[Continuing his Gamasutra-exclusive NPD analysis following the release of June's game sales figures, EEDAR's director of analytical services Jesse Divnich examines how the quantity and diversity of accomplishments available with achievement systems, such as Sony's Trophies, can affect a game's revenue and Metacritic score.
Previously: Disappointing Xbox 360 hardware results and software shortages for key Wii titles and Xbox 360 price cut to boost the system's sales over PS3's .]
While Sony launches its new Trophy program, many publishers and developers are beginning to research the best ways to implement a trophy achievement system to maximize playability and revenue.
The company I work for, EEDAR has a large video game intelligence database on downloadable content and game achievements. This information is used by our clients to create the best possible combination of achievements for the game they making.
For today, we will take a macro view of how the quantity and diversity of accomplishments can affect a game's revenue and Metacritic score. However, publishers and developers should keep in mind that this is just a general overview.
When the Xbox 360 originally launched, many publishers were confused about the best way to make use of Microsoft’s achievement system. We can see this by examining games released in 2005, as for that year there exist no observable trend between sales and the amount of achievements in a game.
However, as we move forward into 2006, we begin to see a small shift to a new trend as consumers begin to prefer games that offer more achievements. At the end of 2007, a clear trend emerges: games that offer more achievements produce higher retail sales.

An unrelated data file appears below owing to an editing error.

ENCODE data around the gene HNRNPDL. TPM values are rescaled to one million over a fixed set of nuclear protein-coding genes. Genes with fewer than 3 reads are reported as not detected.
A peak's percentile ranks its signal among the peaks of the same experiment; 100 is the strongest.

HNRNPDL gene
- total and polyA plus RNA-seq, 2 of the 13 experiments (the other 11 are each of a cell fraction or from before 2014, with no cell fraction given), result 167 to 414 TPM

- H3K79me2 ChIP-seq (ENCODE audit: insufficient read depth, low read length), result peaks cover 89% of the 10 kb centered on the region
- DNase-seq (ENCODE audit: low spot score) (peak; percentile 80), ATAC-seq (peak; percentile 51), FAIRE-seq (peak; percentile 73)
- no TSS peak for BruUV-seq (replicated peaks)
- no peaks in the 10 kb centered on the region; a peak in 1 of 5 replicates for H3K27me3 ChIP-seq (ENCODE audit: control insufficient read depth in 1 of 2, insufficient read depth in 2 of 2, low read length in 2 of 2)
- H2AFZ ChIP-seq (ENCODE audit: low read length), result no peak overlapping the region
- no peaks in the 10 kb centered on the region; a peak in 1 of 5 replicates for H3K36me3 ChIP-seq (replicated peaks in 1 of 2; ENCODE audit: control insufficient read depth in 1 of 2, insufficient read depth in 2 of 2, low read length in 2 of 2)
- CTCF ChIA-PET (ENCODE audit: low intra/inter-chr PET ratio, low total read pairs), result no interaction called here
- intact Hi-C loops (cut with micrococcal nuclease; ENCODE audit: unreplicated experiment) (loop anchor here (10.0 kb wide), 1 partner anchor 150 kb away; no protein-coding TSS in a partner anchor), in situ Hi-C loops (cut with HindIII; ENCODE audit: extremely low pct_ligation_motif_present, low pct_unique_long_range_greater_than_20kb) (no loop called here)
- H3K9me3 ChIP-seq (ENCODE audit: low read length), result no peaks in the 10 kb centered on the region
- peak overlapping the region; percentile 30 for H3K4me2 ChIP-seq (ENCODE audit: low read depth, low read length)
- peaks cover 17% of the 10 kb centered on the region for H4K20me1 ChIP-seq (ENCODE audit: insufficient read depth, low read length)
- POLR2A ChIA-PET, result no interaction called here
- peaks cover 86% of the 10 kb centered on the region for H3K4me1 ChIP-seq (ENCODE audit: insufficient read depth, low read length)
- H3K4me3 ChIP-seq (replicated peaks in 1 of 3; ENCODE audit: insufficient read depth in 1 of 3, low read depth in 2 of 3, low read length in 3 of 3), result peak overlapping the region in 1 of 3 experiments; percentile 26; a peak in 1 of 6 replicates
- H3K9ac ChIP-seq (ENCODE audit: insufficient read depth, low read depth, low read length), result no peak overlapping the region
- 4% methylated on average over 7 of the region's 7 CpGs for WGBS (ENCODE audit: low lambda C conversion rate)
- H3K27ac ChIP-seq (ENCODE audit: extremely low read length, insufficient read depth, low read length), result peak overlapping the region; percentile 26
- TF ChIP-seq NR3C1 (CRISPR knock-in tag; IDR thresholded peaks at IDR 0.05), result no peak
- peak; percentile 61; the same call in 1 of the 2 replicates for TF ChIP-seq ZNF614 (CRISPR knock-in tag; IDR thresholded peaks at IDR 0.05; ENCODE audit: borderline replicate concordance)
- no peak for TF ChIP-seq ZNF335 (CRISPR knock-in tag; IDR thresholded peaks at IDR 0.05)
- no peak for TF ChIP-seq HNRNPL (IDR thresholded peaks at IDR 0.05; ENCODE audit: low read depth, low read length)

There is no doubt that offering more accomplishments increases a games replay value, sales, and overall appeal; however, quantity is not the sole ingredient in creating a successful achievement system. EEDAR’s database indicates that the diversity of those achievements plays an equally important role.
EEDAR tracks over 16 different types of accomplishments such as advancement, time, exploration, victory, and so on. Similar to the quantity of accomplishments, it took a few years before a significant trend relating to variety could emerge, but the results are just as clear. Consumers prefer games with a more diverse list of accomplishments.
Simply put, offering 50 accomplishments that all involve reaching X number of headshots simply will not cut it. Gamers prefer a larger list and more diverse set of tasks that will let them experience all the features in the game. Additionally, we see a similar trend when applying our diversity statistics to Metacritic scores. Again, to no surprise, games that offer a greater diversity of accomplishments receive higher review scores.
While Sony does not require publishers to take part in its "trophy" system, our data makes it crystal clear that adding robust achievement systems in your game generates higher revenue and higher scores.
Remember, 50% of retail game titles released for the Xbox 360 are additionally released on the Wii or the PlayStation 3. Of these game titles, 75% generate greater U.S. revenue on the Xbox 360 than on the other consoles. The Xbox 360 achievement system plays a pivotal role in driving that statistic.
This is an great way for Sony to begin its Trophy program - while it took Microsoft and publishers several years to find the right formula for the Xbox 360's achievements, Sony is entering the field with a wide availability of information that will bring down the experience curve much faster than when Microsoft launched their accomplishment system.
[Jesse Divnich currently serves as the director of analytical services at Electronic Entertainment Design and Research (EEDAR). The preceding is the views and opinions of one person and not of EEDAR, The simExchange, GamerMetrics, or Gametrailers.]